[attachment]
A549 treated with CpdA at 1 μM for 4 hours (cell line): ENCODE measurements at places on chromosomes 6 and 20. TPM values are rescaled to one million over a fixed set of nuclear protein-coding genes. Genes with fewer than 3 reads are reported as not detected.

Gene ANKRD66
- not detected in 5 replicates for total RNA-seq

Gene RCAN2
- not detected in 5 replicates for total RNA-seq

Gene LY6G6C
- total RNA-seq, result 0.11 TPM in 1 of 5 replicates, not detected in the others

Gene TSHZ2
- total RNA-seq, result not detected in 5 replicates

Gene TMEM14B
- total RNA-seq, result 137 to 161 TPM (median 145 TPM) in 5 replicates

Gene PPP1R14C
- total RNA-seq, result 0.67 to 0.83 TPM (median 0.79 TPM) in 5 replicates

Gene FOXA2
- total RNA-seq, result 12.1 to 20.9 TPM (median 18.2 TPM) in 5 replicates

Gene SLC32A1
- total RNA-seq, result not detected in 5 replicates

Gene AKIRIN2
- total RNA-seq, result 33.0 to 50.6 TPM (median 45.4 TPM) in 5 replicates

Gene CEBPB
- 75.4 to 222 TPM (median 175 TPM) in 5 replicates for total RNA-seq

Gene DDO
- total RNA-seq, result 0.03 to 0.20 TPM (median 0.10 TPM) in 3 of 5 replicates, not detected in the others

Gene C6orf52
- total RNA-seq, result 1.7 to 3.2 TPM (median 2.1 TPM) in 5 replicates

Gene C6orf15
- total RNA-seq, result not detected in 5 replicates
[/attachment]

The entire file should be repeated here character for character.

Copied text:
A549 treated with CpdA at 1 μM for 4 hours (cell line): ENCODE measurements at places on chromosomes 6 and 20. TPM values are rescaled to one million over a fixed set of nuclear protein-coding genes. Genes with fewer than 3 reads are reported as not detected.

Gene ANKRD66
- not detected in 5 replicates for total RNA-seq

Gene RCAN2
- not detected in 5 replicates for total RNA-seq

Gene LY6G6C
- total RNA-seq, result 0.11 TPM in 1 of 5 replicates, not detected in the others

Gene TSHZ2
- total RNA-seq, result not detected in 5 replicates

Gene TMEM14B
- total RNA-seq, result 137 to 161 TPM (median 145 TPM) in 5 replicates

Gene PPP1R14C
- total RNA-seq, result 0.67 to 0.83 TPM (median 0.79 TPM) in 5 replicates

Gene FOXA2
- total RNA-seq, result 12.1 to 20.9 TPM (median 18.2 TPM) in 5 replicates

Gene SLC32A1
- total RNA-seq, result not detected in 5 replicates

Gene AKIRIN2
- total RNA-seq, result 33.0 to 50.6 TPM (median 45.4 TPM) in 5 replicates

Gene CEBPB
- 75.4 to 222 TPM (median 175 TPM) in 5 replicates for total RNA-seq

Gene DDO
- total RNA-seq, result 0.03 to 0.20 TPM (median 0.10 TPM) in 3 of 5 replicates, not detected in the others

Gene C6orf52
- total RNA-seq, result 1.7 to 3.2 TPM (median 2.1 TPM) in 5 replicates

Gene C6orf15
- total RNA-seq, result not detected in 5 replicates